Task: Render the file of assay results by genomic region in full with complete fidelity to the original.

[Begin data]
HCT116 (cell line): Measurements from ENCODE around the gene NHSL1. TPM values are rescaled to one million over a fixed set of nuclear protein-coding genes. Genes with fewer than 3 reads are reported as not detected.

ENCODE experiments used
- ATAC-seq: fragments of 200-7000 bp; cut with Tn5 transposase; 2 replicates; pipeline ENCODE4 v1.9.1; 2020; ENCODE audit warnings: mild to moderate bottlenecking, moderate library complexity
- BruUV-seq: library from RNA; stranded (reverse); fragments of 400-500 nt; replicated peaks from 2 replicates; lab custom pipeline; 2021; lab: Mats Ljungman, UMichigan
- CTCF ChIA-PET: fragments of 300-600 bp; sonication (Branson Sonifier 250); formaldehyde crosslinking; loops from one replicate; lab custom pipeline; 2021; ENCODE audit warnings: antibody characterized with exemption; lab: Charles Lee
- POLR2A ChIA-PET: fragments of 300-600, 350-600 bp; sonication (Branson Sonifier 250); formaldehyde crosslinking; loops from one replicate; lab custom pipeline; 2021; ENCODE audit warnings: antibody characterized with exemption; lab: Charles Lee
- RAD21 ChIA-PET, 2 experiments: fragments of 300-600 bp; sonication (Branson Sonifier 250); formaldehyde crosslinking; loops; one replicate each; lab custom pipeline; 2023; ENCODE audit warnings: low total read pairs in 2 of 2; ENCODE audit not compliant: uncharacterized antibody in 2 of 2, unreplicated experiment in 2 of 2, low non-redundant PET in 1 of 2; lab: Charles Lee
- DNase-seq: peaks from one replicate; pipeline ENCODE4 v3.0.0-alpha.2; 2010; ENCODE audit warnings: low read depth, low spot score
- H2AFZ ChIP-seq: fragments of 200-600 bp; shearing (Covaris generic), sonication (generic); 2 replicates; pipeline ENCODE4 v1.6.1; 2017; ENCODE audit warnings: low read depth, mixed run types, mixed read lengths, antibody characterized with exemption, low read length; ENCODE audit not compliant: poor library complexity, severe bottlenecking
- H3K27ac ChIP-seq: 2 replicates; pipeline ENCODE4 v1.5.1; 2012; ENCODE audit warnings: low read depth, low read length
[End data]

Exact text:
HCT116 (cell line): Measurements from ENCODE around the gene NHSL1. TPM values are rescaled to one million over a fixed set of nuclear protein-coding genes. Genes with fewer than 3 reads are reported as not detected.

ENCODE experiments used
- ATAC-seq: fragments of 200-7000 bp; cut with Tn5 transposase; 2 replicates; pipeline ENCODE4 v1.9.1; 2020; ENCODE audit warnings: mild to moderate bottlenecking, moderate library complexity
- BruUV-seq: library from RNA; stranded (reverse); fragments of 400-500 nt; replicated peaks from 2 replicates; lab custom pipeline; 2021; lab: Mats Ljungman, UMichigan
- CTCF ChIA-PET: fragments of 300-600 bp; sonication (Branson Sonifier 250); formaldehyde crosslinking; loops from one replicate; lab custom pipeline; 2021; ENCODE audit warnings: antibody characterized with exemption; lab: Charles Lee
- POLR2A ChIA-PET: fragments of 300-600, 350-600 bp; sonication (Branson Sonifier 250); formaldehyde crosslinking; loops from one replicate; lab custom pipeline; 2021; ENCODE audit warnings: antibody characterized with exemption; lab: Charles Lee
- RAD21 ChIA-PET, 2 experiments: fragments of 300-600 bp; sonication (Branson Sonifier 250); formaldehyde crosslinking; loops; one replicate each; lab custom pipeline; 2023; ENCODE audit warnings: low total read pairs in 2 of 2; ENCODE audit not compliant: uncharacterized antibody in 2 of 2, unreplicated experiment in 2 of 2, low non-redundant PET in 1 of 2; lab: Charles Lee
- DNase-seq: peaks from one replicate; pipeline ENCODE4 v3.0.0-alpha.2; 2010; ENCODE audit warnings: low read depth, low spot score
- H2AFZ ChIP-seq: fragments of 200-600 bp; shearing (Covaris generic), sonication (generic); 2 replicates; pipeline ENCODE4 v1.6.1; 2017; ENCODE audit warnings: low read depth, mixed run types, mixed read lengths, antibody characterized with exemption, low read length; ENCODE audit not compliant: poor library complexity, severe bottlenecking
- H3K27ac ChIP-seq: 2 replicates; pipeline ENCODE4 v1.5.1; 2012; ENCODE audit warnings: low read depth, low read length